To: All Msg #118, Jan3193 01:11PM Subject: embryos, plants and a tangential rant In articl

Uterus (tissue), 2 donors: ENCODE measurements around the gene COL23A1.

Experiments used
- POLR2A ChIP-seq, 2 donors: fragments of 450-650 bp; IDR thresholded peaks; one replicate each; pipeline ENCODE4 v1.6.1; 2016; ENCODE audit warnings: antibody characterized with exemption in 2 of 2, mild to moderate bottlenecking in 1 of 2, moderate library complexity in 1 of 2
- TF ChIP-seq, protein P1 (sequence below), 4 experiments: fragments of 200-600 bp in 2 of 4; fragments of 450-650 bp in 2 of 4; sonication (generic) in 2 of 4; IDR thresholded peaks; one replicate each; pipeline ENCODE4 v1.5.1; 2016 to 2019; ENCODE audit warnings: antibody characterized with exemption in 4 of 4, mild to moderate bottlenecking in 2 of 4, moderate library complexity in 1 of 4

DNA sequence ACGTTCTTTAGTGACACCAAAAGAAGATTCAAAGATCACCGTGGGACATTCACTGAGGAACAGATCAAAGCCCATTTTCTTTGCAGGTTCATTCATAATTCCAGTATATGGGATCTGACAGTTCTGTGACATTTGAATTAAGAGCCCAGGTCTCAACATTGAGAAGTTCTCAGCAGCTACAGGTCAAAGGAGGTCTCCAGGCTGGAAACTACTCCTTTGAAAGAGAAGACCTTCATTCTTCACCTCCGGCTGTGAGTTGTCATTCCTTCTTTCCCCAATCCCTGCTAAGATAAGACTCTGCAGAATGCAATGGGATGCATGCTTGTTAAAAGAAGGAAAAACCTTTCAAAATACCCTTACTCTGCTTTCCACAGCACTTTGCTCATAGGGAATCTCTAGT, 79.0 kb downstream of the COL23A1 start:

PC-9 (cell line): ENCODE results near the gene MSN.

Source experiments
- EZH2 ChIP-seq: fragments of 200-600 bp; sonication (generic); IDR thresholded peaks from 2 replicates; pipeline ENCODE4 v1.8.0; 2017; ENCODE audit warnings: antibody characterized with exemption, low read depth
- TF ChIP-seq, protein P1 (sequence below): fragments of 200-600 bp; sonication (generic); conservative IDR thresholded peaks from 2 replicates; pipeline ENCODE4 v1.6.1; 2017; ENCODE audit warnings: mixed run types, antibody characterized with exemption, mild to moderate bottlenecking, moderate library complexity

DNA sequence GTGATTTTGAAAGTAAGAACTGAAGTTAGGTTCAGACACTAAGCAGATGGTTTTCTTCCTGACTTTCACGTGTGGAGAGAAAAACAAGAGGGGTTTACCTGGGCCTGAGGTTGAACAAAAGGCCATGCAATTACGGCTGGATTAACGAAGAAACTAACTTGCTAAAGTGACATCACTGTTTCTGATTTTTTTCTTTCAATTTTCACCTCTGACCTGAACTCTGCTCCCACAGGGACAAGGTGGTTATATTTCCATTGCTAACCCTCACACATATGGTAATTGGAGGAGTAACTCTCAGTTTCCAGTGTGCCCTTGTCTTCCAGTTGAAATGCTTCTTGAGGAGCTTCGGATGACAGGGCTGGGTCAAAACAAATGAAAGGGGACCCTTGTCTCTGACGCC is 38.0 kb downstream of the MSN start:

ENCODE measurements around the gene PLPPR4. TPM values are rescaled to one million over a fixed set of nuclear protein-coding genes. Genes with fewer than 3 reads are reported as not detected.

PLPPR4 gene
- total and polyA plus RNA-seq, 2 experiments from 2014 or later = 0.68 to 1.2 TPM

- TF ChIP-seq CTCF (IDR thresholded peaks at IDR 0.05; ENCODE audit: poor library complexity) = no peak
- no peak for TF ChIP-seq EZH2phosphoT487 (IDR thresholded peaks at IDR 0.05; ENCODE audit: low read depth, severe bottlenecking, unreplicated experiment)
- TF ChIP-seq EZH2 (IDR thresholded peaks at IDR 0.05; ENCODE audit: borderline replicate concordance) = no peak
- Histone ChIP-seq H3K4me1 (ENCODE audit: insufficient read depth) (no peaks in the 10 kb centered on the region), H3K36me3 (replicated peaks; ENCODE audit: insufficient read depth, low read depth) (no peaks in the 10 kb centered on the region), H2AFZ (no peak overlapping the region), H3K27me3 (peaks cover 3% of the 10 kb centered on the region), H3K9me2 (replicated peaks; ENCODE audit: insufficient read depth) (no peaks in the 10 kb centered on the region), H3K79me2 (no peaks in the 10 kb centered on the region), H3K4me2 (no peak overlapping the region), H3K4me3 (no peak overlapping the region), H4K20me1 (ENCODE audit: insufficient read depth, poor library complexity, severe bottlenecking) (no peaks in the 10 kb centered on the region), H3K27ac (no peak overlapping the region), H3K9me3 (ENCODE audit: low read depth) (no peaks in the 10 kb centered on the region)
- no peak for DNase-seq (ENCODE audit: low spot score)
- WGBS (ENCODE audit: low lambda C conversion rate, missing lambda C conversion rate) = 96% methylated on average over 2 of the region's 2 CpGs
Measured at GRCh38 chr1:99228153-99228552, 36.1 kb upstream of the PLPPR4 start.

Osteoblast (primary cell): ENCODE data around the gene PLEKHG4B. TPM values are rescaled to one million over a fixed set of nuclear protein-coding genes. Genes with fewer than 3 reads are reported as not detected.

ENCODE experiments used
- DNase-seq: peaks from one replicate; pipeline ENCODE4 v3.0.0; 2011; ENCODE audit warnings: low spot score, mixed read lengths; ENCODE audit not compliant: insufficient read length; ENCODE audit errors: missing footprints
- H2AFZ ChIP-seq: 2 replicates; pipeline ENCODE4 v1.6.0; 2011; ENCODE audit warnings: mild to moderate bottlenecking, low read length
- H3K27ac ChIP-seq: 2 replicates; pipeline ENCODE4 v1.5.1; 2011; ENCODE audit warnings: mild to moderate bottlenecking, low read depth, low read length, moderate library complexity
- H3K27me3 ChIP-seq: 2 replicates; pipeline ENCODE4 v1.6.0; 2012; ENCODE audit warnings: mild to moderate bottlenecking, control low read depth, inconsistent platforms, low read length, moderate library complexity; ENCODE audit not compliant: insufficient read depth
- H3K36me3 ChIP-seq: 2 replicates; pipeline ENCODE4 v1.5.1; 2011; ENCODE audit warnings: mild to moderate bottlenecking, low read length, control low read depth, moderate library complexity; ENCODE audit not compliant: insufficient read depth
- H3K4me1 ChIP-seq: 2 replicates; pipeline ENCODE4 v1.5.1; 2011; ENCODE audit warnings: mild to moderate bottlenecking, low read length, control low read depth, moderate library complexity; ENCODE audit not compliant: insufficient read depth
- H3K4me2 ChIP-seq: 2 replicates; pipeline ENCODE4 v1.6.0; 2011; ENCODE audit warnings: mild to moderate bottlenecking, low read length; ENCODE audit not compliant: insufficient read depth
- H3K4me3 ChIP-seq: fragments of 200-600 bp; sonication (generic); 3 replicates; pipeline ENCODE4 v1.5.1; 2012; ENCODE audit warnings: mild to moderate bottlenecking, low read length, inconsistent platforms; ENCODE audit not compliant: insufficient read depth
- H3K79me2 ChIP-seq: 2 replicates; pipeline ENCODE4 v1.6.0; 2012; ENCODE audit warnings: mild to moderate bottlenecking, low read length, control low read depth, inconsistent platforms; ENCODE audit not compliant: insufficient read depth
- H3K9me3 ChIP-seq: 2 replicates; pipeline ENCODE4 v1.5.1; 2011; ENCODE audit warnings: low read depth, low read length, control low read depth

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From: Chris Colby To: All Msg #118, Jan-31-93 01:11PM Subject: embryos, plants and a tangential rant Organization: animal -- coelomate -- deuterostome From: colby@bu-bio.bu.edu (Chris Colby) Message-ID: <108952@bu.edu> Newsgroups: talk.origins In article <1993Jan29.232642.28341@smds.com> rh@ishmael.UUCP (Richard Harter) writes: >My speculation is the development >of a general mechanism for embryology was a one time rare event. Plants also develop from embryos. To the best of my knowledge (*), other lineages of multi-cellular life do not. Fungi don't. Neither do red, green or brown algae (kelp, seaweed, etc. -- all protists). Of course, embryos in plants and animals are analogous (not homologous) structures -- they evolved at separate times (animals >600 MYA -- plants ~440 MYA) and in separate lineages (animals may have evolved from choanoflagellates although this point is debated (some think only sponges evolved from choanos and the rest of the animals evolved from ciliates) -- plants evolved from green algae)). (*) I'm getting this info from Raven, Evert and Eichhorn, Biology of Plants: Fifth Edition, 1992, Worth Publishers, New York On a random tangent, the above is a great biology book. In addition to the stuff on plants (lots of material on the structure and life cycles of various kingdoms - I read the book on a plane a few months ago and jotted down which divisions had what traits and what do you know? -- a nice nested distribution! (I wonder what that means 8-)?), it also has a chapter on fungi and a few chapters on protists. A great reference for anything about plants. Continuing on an ever more tangential point -- the book does, however, define evolution wrong (although it gets selection right). Larry was right about the ideas of evolution really getting butchered by the time they make it out to the popular audience. I was in a bookstore the other day with my girlfriend and I looked at 4 dictionaries of biology and _every single one_ defined evolution and natural selection wrong. One had natural selection only applying to animals (and by way of differential viability only) --- ARGHH!. What the hell? If the idiots who publish these things don't know the definitions, why don't they look them up? I wondered that until I looked at a few of the intro to biology texts -- they all defined evolution wrong! (although the definitions for selection weren't too awful). This, of course, started me on a nice little rant (and if there's one thing my girlfriend likes, it's when I start ranting about evolution 8-) about how someone could be actually interested in learning something about evolution, and still get a totally bogus explanation _even if they consulted books which one would assume are scientific_! Double ARGHHH! It's bad enough that evolution gets intentionally distorted by creationists, but it's worse (IMHO) when biologists outside the field can't make the minimal effort to either a.) understand it or b.) not write about it. After I was done ranting, I bought a book of all the short stories the Frank O'Connor ever wrote. I especially like his story "Guests of the Nation". Chris Colby --- email: colby@bu-bio.bu.edu --- "'My boy,' he said, 'you are descended from a long line of determined, resourceful, microscopic tadpoles--champions every one.'" --Kurt Vonnegut from "Galapagos"

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